1
$\begingroup$

The question is simple. A couple want to name their baby in such a way that his initials are in alphabetical order, with no repetition.The monogram is of the form ABC, where A is the initial of his first name, B his second name and C his last name.

My reasoning is simple. I realised that it's equivalent to picking up $3$ elements from a list of $26$ elements. We don't have to worry about counting if they're in alphabetical order because every $3$ tuple chosen like this will have one and only one alphabetical order. In other words, there is a one to one correspondence in between the number of ways of choosing $3$elements and the number of ways of arranging these $3$ elements in alphabetical order.

My answer is $$\binom{26}{3}$$

However, it is wrong. What is the mistake here ?

Edit : I left out the name of the couple because I didn't think it mattered. Their name was Mr. And Mrs. Zeta. Now, I see why the answer makes sense. The baby shares the parents last name and the remaining two alphabets can be chosen in $\binom{25}{2}$ ways, each of which correspond with only one alphabetical arrangement since they are all different combinations.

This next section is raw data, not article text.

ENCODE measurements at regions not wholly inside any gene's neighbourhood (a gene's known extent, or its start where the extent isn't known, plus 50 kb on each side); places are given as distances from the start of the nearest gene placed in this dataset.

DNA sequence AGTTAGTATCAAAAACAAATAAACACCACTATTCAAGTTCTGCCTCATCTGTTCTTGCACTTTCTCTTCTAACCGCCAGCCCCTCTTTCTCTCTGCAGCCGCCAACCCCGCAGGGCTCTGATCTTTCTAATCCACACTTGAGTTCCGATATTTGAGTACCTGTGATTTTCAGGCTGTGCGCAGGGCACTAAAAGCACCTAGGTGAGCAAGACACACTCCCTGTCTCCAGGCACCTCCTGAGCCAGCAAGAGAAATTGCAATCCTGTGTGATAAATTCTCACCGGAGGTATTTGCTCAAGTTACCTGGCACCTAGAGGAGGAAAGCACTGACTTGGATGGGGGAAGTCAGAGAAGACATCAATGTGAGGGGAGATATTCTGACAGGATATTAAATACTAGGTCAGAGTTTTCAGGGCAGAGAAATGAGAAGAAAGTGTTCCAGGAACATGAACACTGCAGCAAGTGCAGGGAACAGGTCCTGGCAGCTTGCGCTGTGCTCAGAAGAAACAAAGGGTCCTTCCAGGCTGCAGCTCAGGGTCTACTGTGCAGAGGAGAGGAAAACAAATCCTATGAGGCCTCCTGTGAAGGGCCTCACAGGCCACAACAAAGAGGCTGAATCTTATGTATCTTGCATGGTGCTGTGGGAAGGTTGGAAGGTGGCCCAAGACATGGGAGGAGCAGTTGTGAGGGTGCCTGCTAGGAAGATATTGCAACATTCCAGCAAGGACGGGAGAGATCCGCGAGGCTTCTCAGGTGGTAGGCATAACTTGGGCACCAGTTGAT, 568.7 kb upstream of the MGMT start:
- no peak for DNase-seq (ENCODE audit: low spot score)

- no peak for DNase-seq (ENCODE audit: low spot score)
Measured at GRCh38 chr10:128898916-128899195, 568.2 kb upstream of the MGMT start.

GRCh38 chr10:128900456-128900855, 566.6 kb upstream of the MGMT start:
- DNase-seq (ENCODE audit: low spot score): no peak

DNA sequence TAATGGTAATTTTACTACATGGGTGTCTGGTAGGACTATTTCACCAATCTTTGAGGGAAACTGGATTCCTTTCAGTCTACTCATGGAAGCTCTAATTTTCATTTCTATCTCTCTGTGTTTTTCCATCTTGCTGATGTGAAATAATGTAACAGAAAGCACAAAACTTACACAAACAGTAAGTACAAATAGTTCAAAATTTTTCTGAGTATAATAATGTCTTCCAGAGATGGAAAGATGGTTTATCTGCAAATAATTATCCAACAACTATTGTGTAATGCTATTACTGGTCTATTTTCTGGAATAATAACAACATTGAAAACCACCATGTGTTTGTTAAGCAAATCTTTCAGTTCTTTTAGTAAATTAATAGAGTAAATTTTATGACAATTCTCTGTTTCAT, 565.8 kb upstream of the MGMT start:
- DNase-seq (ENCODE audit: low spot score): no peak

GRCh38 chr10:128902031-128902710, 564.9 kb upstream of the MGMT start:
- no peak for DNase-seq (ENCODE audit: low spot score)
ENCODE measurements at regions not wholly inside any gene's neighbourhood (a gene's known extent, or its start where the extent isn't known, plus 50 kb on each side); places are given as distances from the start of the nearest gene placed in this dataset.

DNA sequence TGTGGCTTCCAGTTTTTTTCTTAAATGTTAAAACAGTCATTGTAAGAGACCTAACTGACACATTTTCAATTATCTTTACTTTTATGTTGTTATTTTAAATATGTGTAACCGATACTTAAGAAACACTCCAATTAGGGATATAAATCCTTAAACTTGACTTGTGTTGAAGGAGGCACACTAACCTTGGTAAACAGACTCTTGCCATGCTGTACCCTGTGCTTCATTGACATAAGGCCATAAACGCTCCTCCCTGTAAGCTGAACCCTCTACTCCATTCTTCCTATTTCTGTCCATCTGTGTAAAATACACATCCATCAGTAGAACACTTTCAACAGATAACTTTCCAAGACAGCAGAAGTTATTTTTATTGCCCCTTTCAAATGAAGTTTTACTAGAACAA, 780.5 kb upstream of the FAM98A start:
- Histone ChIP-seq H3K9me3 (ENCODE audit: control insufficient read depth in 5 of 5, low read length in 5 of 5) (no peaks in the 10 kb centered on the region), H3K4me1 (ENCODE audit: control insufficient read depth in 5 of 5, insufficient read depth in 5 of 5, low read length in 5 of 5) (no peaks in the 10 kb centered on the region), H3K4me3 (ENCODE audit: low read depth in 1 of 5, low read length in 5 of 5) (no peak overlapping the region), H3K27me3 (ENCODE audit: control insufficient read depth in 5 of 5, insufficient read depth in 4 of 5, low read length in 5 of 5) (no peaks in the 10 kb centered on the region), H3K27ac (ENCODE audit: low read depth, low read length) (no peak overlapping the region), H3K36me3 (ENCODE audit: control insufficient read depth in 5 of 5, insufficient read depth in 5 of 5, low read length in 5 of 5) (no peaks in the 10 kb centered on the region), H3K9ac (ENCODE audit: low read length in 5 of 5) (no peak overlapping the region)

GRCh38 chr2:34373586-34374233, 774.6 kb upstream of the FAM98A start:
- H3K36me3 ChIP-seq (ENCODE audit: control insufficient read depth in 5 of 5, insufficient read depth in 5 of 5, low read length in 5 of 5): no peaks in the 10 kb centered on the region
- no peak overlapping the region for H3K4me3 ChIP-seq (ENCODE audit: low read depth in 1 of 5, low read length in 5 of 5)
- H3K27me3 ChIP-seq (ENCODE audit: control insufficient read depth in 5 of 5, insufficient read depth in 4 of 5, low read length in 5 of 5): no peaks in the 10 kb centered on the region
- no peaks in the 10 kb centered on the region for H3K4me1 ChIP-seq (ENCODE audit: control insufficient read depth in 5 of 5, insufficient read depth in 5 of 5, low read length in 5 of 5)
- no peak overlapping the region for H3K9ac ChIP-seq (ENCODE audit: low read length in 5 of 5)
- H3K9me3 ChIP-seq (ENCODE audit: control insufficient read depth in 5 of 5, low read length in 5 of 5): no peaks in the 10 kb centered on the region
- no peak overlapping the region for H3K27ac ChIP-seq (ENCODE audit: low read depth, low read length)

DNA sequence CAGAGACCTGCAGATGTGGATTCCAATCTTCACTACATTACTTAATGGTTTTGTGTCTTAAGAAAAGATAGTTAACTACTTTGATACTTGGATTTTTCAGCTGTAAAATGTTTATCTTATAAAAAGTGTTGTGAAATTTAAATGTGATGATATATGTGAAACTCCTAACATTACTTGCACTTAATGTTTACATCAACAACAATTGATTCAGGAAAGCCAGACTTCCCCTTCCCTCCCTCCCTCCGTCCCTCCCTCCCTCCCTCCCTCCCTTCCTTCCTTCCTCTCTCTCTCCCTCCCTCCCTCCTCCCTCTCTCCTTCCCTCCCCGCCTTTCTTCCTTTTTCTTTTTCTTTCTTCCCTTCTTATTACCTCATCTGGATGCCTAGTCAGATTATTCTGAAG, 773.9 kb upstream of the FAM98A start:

$\endgroup$
  • $\begingroup$ The answer is indeed $\binom{26}{3}$. Clearly described reasoning. $\endgroup$ – André Nicolas Feb 25 '16 at 5:21
  • $\begingroup$ Why do you claim it is wrong? $\endgroup$ – Eric Towers Feb 25 '16 at 5:23
  • $\begingroup$ The book gives the answer as $\binom{25}{2}$ $\endgroup$ – user230452 Feb 25 '16 at 5:26
2
$\begingroup$

Depends. What's the couple's last name? (Or are you saying the child will not share the parents' last name?)

$\endgroup$
  • $\begingroup$ Wow. That was brilliant. Their last name was Zeta, but I didn't think it mattered until you said it. $\endgroup$ – user230452 Feb 25 '16 at 5:27
  • $\begingroup$ Now, I see why it is $\binom{25}{2}$. $\endgroup$ – user230452 Feb 25 '16 at 5:28

Your Answer

By clicking “Post Your Answer”, you agree to our terms of service, privacy policy and cookie policy

Not the answer you're looking for? Browse other questions tagged or ask your own question.